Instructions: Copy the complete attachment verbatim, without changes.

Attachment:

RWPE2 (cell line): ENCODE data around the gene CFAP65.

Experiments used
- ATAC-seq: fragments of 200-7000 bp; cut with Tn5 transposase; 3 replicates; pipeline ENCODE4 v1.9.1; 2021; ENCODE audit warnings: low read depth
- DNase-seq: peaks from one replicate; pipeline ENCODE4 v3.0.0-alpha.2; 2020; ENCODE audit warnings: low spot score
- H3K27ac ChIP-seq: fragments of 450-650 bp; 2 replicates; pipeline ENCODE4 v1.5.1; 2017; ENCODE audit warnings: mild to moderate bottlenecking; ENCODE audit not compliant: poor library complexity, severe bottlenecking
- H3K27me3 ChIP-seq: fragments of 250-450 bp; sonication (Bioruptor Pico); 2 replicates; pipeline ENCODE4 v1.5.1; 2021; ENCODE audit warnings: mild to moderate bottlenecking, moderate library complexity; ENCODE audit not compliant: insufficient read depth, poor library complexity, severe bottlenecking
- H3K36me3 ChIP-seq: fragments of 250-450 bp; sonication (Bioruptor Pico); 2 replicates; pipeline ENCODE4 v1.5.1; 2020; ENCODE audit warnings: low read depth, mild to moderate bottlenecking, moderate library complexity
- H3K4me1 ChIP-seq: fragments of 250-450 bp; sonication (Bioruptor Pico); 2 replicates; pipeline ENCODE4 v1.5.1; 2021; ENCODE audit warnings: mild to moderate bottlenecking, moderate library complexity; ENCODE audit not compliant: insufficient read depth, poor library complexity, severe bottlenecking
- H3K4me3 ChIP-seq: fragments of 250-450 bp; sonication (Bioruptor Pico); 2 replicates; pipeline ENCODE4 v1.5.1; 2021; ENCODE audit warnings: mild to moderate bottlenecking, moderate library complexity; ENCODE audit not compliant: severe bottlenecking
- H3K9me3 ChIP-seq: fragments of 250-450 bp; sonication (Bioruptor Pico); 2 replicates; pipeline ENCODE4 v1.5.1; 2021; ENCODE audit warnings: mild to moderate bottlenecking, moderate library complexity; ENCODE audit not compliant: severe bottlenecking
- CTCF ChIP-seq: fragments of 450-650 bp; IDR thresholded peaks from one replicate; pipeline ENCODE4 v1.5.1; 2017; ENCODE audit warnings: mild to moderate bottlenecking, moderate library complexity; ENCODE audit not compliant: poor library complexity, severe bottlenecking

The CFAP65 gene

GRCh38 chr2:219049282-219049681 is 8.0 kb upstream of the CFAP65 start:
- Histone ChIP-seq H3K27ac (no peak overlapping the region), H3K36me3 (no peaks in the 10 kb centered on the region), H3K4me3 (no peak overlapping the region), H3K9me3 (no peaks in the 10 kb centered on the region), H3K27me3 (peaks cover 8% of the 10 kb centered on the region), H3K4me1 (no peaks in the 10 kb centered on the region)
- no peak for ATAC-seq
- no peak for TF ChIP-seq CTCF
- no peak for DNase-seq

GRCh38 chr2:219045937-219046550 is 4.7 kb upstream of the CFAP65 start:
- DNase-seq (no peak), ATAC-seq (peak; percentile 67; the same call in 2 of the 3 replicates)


RWPE2 (cell line): ENCODE data around the gene CFAP65.

Experiments used
- ATAC-seq: fragments of 200-7000 bp; cut with Tn5 transposase; 3 replicates; pipeline ENCODE4 v1.9.1; 2021; ENCODE audit warnings: low read depth
- DNase-seq: peaks from one replicate; pipeline ENCODE4 v3.0.0-alpha.2; 2020; ENCODE audit warnings: low spot score
- H3K27ac ChIP-seq: fragments of 450-650 bp; 2 replicates; pipeline ENCODE4 v1.5.1; 2017; ENCODE audit warnings: mild to moderate bottlenecking; ENCODE audit not compliant: poor library complexity, severe bottlenecking
- H3K27me3 ChIP-seq: fragments of 250-450 bp; sonication (Bioruptor Pico); 2 replicates; pipeline ENCODE4 v1.5.1; 2021; ENCODE audit warnings: mild to moderate bottlenecking, moderate library complexity; ENCODE audit not compliant: insufficient read depth, poor library complexity, severe bottlenecking
- H3K36me3 ChIP-seq: fragments of 250-450 bp; sonication (Bioruptor Pico); 2 replicates; pipeline ENCODE4 v1.5.1; 2020; ENCODE audit warnings: low read depth, mild to moderate bottlenecking, moderate library complexity
- H3K4me1 ChIP-seq: fragments of 250-450 bp; sonication (Bioruptor Pico); 2 replicates; pipeline ENCODE4 v1.5.1; 2021; ENCODE audit warnings: mild to moderate bottlenecking, moderate library complexity; ENCODE audit not compliant: insufficient read depth, poor library complexity, severe bottlenecking
- H3K4me3 ChIP-seq: fragments of 250-450 bp; sonication (Bioruptor Pico); 2 replicates; pipeline ENCODE4 v1.5.1; 2021; ENCODE audit warnings: mild to moderate bottlenecking, moderate library complexity; ENCODE audit not compliant: severe bottlenecking
- H3K9me3 ChIP-seq: fragments of 250-450 bp; sonication (Bioruptor Pico); 2 replicates; pipeline ENCODE4 v1.5.1; 2021; ENCODE audit warnings: mild to moderate bottlenecking, moderate library complexity; ENCODE audit not compliant: severe bottlenecking
- CTCF ChIP-seq: fragments of 450-650 bp; IDR thresholded peaks from one replicate; pipeline ENCODE4 v1.5.1; 2017; ENCODE audit warnings: mild to moderate bottlenecking, moderate library complexity; ENCODE audit not compliant: poor library complexity, severe bottlenecking

The CFAP65 gene

GRCh38 chr2:219049282-219049681 is 8.0 kb upstream of the CFAP65 start:
- Histone ChIP-seq H3K27ac (no peak overlapping the region), H3K36me3 (no peaks in the 10 kb centered on the region), H3K4me3 (no peak overlapping the region), H3K9me3 (no peaks in the 10 kb centered on the region), H3K27me3 (peaks cover 8% of the 10 kb centered on the region), H3K4me1 (no peaks in the 10 kb centered on the region)
- no peak for ATAC-seq
- no peak for TF ChIP-seq CTCF
- no peak for DNase-seq

GRCh38 chr2:219045937-219046550 is 4.7 kb upstream of the CFAP65 start:
- DNase-seq (no peak), ATAC-seq (peak; percentile 67; the same call in 2 of the 3 replicates)